Men: Less Participative in Cancer Screenings

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All over the globe, cancer is already dominating as time goes by. May be due to the predisposing and risks factors that one can have. Cancer is a state wherein there is an uncontrollable proliferation of abnormal cells in the body, may it be immature in nature or either mature enough in excessive amount.

Malignant cancer cells are fatal if not detected early and does not given prompt medical attention. These kinds of cells are highly undifferentiated and can metastasize (spread) in different parts of the body. Signs and symptoms of cancer may depend on the affected organ or part of the body (e.g. lung cancer: difficulty of breathing, cough, chest pain, etc.). Despite the danger and harm, cancer is highly curable, treatable and most of all, preventable. The key on fighting cancer is actually no other than early detection.

At present, it is known that men has higher death rate compare to women in terms of cancer; maybe because of lifestyle of inevitable circumstance like genes. However, according to a study of some researchers at Moffitt Cancer Center in Tampa, Fla., and colleagues at Sanoa Consulting LLC, Muscle Shoals, Ala., and the New York University College of Dentistry, men remains avoidant in terms of cancer screenings. The study was financed by National Institute of Dental and Craniofacial Research/National Institutes of Health and done at New York City, Baltimore, Maryland and San Juan, Puerto Rico.

The subjects of the said study are 1,148 adult African Americans, whites, and Puerto Rican Hispanics who were randomly asked questions though telephone survey. The main purpose of the study is to improve the promotion of health and prevention of cancer among the people. Also, by this research, they have gained the opportunity to know the different beliefs, values and attitudes of both male and female towards cancer screening. Study corresponding author Jenna L. Davis, M.P.H., of Moffitt’s Department of Health Outcomes and Behavior noted that after the study was conducted, it should really be one of the focuses of health promotion and cancer prevention that men is on top of the list.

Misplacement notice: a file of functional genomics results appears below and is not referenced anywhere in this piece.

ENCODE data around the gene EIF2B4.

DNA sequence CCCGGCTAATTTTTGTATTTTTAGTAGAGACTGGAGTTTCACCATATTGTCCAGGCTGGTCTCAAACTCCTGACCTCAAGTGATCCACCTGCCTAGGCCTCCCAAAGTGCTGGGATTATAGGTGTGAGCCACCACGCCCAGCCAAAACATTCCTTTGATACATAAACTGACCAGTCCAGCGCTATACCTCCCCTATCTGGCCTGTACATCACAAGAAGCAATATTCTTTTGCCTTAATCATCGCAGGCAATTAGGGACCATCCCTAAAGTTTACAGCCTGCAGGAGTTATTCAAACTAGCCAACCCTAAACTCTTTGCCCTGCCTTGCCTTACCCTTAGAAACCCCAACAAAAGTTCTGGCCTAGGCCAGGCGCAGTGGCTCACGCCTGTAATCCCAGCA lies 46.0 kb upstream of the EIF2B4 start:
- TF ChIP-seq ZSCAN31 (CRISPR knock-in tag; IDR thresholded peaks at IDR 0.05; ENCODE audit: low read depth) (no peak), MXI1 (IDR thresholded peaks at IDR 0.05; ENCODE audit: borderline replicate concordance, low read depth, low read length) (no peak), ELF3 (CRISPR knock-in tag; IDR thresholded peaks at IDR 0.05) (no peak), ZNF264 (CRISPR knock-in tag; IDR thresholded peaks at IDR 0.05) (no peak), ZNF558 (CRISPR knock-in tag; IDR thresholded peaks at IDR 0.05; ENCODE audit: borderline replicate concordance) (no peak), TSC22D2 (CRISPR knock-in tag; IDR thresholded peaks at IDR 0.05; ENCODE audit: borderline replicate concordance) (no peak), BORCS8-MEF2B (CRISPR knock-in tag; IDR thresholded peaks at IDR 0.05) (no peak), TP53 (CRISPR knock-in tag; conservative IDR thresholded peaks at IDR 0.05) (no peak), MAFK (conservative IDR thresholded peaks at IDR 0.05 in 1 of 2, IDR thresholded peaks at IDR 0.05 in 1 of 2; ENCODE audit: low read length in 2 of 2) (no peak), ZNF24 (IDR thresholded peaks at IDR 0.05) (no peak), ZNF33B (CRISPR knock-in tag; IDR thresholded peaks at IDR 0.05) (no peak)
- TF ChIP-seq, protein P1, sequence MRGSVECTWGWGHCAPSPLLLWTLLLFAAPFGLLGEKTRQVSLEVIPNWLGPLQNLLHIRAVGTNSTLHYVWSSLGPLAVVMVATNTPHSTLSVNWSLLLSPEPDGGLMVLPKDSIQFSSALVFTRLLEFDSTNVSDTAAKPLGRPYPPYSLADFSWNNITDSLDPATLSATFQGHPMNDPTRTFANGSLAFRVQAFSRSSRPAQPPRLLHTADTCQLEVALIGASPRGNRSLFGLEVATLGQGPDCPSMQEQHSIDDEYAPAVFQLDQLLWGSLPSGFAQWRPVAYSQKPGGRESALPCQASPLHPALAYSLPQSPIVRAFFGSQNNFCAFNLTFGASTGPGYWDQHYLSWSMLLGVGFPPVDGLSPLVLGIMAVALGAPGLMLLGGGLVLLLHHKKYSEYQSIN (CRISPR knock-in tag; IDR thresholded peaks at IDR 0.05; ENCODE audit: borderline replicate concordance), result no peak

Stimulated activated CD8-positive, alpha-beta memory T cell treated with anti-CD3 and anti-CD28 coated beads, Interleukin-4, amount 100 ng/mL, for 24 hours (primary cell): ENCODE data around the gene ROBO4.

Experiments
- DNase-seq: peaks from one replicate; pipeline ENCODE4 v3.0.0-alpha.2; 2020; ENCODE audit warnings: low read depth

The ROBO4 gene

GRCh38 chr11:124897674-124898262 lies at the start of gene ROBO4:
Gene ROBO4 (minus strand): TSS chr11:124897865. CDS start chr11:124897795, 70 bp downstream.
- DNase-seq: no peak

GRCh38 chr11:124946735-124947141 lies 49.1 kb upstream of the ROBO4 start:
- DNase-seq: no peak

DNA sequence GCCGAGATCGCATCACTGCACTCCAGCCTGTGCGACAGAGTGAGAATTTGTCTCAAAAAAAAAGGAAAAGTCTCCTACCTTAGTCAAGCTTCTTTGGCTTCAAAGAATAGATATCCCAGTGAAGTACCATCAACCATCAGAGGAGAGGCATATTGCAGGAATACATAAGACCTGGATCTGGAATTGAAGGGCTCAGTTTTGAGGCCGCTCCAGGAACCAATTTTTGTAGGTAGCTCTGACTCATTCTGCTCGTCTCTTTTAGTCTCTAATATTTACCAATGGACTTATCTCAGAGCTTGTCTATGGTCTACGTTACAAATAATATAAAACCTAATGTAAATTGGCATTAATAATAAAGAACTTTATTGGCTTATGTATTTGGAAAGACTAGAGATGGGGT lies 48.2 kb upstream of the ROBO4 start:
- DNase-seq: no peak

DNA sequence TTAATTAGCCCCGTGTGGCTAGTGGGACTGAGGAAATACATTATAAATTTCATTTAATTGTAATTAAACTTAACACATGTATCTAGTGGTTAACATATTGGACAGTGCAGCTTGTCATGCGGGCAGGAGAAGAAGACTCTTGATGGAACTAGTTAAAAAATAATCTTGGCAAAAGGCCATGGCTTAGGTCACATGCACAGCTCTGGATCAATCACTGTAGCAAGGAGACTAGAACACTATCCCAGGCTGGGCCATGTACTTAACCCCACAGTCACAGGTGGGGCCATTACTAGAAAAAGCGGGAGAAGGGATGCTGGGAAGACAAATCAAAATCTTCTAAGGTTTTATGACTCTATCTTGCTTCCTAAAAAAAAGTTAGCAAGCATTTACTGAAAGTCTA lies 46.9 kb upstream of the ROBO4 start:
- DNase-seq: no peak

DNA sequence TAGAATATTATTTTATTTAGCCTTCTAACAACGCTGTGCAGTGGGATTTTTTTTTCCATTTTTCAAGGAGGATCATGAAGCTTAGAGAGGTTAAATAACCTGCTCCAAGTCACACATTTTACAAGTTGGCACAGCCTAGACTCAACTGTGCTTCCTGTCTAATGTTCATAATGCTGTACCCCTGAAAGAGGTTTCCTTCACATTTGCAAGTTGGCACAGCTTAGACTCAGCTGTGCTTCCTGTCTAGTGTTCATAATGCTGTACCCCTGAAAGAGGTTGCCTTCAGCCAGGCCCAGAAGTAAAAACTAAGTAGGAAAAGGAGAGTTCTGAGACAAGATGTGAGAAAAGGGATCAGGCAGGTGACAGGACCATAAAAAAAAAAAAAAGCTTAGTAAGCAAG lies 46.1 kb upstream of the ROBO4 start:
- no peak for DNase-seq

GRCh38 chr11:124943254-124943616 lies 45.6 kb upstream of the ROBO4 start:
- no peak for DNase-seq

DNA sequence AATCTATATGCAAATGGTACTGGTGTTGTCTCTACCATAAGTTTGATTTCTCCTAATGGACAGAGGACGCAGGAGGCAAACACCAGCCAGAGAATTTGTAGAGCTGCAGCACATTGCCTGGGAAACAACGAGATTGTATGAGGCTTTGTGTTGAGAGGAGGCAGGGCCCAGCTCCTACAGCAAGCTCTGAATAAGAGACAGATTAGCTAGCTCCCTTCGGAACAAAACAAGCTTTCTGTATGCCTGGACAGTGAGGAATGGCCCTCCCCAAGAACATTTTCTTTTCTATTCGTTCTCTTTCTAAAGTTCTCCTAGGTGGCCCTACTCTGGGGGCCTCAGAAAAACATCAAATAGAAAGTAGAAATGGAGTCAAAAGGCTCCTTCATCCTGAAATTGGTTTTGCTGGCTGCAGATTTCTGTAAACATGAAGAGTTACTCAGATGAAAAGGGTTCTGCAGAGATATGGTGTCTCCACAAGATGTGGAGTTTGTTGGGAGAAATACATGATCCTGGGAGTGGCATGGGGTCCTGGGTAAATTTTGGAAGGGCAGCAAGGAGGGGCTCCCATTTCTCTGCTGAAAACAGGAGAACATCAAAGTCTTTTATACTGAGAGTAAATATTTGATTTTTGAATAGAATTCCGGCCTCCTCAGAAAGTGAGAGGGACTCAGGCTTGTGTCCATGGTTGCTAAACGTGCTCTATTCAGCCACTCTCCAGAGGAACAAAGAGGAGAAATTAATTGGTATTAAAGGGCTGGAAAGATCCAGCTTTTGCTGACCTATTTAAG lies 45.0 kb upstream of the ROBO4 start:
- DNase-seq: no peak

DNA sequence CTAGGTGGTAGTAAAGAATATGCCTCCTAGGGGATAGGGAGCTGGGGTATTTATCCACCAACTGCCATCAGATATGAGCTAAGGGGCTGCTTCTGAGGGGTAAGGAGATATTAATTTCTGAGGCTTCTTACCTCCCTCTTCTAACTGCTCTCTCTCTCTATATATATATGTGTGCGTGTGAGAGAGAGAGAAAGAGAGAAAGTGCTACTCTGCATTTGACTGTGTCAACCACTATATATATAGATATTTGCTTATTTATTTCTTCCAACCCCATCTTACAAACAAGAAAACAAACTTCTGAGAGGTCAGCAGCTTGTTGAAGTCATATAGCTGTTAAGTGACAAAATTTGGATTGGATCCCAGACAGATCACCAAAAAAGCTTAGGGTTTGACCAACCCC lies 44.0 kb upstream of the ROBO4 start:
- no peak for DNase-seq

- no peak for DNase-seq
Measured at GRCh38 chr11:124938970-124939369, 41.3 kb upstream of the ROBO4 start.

By this, men will be awaken to the importance of undergoing cancer screenings just like women does. However, according to co-author B. Lee Green, Ph.D., Moffitt senior member and the vice president of Moffitt Diversity, men’s cancers are less likely being advertized in the media unlike to those of the females, like cervical cancer and the likes. Also, she commented that commercials, fund raisings as well as government agencies favors the health programs of men than women (without actually blaming).

Women are noticed to visit their primary doctors regularly, but with proper health teachings and education to men, they will more likely to engage in screenings as much as women does.

According to the National Cancer Institute of the National Institutes of Health, “screening can help doctors find and treat some types of cancer early. Generally, cancer treatment is more effective when the disease is found early. However, not all types of cancer have screening tests and some tests are only for people with specific genetic risks.”




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